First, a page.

Collecting and processing eggs on a breeding/conservation farm is much more time consuming than gathering and processing generic market eggs. We track the production of our pure-bred Partridge Chantecler and Standard Bronze turkey hens so we know if we are on the "right track" for historic production standards. This means we need to keep the eggs from all the various coops and family groups separate so we can track the quantity of eggs, the quality of the chicks produced and the fertility of each group. With close to 300 birds, that means extra time and lots of marked containers.
Each day our Chantecler chicken and Standard Bronze turkey eggs are collected, each group of eggs is counted and the quantities are marked on a spreadsheet. The eggs that are the best in shape and size are marked with a pencil to note the family and set aside to potentially be incubated or shipped to customers seeking to hatch their own chicks. All the other eggs go into a community basket to be rinsed with hot water, packaged in cartons and refrigerated for market eggs. (THANK YOU for buying the eggs so we can keep more hens which means additional genetic diversity in our flock!)
The eggs set aside for possible incubation are candled (checked with a flashlight) to make sure the air sac is at the top of the large end of the egg and stationary. They are also checked to make sure there are no cracks and the shell quality is strong and consistent throughout. The eggs are then placed in the bottom drawers of cabinets in our basement and stored for no longer than 1 week before setting in the incubator (or a couple days before shipping). Storing them longer may reduce the viability of the egg. We have a spring that flows under the basement so it stays very cool year round.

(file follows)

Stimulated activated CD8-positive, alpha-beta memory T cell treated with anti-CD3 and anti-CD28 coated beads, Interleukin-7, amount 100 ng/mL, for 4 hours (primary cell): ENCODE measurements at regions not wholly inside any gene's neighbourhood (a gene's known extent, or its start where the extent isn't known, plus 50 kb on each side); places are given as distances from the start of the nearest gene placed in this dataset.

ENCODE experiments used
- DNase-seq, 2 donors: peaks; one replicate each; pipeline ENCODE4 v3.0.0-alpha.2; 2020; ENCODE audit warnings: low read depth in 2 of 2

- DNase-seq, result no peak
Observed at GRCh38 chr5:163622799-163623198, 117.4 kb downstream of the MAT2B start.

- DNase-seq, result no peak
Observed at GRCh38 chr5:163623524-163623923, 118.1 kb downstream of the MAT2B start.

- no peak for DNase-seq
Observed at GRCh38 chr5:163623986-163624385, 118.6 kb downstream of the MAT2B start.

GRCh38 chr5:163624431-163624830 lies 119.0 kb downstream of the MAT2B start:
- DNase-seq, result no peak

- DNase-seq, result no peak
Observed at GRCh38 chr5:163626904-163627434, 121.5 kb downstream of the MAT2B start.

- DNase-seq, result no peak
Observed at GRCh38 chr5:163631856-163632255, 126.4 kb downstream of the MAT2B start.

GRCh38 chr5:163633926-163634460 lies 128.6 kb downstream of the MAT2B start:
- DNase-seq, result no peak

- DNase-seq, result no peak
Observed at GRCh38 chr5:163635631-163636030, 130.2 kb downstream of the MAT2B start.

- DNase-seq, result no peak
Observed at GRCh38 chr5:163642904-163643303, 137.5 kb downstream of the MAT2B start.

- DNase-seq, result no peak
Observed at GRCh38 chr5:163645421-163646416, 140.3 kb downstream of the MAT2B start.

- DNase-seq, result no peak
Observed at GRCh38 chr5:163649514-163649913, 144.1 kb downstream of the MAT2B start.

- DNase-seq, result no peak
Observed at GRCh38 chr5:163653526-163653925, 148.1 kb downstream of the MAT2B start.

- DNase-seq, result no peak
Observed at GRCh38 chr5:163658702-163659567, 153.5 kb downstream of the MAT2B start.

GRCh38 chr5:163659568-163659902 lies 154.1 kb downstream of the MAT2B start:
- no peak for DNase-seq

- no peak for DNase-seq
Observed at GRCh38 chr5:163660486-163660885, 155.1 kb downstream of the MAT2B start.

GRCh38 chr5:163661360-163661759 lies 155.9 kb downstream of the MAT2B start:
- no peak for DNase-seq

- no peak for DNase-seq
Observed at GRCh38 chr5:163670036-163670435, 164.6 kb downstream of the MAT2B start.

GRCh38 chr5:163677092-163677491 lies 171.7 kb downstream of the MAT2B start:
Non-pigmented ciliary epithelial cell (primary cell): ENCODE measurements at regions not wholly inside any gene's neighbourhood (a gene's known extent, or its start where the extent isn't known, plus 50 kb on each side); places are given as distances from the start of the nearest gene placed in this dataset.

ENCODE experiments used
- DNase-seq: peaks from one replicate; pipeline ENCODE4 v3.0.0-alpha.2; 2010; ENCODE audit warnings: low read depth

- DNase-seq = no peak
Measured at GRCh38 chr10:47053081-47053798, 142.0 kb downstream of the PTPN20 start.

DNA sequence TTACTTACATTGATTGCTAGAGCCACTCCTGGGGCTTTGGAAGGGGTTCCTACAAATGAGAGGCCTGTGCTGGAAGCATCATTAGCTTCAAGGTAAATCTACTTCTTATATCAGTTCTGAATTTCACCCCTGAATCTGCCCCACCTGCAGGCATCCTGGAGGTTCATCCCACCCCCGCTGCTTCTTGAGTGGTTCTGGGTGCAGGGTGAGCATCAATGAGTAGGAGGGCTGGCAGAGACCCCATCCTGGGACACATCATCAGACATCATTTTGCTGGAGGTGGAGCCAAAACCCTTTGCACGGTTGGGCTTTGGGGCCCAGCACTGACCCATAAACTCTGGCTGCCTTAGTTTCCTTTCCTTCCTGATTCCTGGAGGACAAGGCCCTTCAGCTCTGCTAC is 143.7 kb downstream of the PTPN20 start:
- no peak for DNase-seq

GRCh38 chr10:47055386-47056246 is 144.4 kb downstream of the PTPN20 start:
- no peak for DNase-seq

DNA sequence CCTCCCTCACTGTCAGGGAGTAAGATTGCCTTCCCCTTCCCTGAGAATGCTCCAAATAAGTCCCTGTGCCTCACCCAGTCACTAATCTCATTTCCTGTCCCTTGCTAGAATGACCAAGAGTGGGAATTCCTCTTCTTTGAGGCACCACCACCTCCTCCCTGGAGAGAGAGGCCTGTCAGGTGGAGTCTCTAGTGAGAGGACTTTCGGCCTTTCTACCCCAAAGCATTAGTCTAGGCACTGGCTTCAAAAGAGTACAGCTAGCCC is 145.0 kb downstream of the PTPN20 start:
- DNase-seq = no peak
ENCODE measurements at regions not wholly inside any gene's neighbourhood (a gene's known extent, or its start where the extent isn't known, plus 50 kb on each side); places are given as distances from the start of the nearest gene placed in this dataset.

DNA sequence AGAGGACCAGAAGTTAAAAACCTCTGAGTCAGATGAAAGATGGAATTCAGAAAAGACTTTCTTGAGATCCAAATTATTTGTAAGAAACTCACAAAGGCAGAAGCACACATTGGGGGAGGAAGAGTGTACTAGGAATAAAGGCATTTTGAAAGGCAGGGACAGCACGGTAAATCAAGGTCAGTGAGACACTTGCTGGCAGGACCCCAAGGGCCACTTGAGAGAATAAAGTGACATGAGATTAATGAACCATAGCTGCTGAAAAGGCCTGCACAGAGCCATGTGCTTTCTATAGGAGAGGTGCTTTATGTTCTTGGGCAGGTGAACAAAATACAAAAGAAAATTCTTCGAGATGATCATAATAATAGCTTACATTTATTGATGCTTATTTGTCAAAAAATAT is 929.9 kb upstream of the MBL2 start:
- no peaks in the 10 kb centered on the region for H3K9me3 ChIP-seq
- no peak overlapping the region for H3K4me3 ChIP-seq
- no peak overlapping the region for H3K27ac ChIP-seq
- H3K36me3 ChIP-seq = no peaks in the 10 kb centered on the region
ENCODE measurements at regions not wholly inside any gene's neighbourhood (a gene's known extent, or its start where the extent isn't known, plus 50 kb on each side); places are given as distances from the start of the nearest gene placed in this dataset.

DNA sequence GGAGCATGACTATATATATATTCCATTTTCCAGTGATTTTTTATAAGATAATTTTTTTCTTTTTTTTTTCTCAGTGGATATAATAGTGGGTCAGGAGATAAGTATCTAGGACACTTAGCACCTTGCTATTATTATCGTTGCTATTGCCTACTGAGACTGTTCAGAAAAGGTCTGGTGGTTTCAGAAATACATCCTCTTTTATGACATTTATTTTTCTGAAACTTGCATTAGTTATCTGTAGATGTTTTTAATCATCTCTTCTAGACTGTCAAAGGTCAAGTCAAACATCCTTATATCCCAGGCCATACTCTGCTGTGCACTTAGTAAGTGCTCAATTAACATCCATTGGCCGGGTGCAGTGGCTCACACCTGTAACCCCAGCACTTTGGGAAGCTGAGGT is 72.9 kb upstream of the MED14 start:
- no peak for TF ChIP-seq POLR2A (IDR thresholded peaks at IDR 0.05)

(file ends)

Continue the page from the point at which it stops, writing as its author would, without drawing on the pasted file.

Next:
Incubation for fertilized .chicken eggs takes 21 days and 28 days for turkey eggs (turkey eggs are less "mature" when they are laid). The eggs are moved off the floor earlier in the day to avoid too much shock from putting them in a warm incubator. I candle the eggs one more time and set them in the incubator. The incubator has a stable temperature and rotates the eggs automatically to "exercise; the yolk". Ten days after being in the incubator, the eggs are candled for signs of life and the eggs that are not viable are discarded.
At day 17 for chicken eggs and day 21 for turkey eggs, the eggs are candled one more time to make sure all are viable and moved to a "hatcher". The hatcher has stationary trays where the eggs are laid on their sides for the chicks and turkey poults to get into position for hatching. If all goes well we hear peeping and the rumble of little chicks or poults in the trays on the hatch date!
Old Time Farm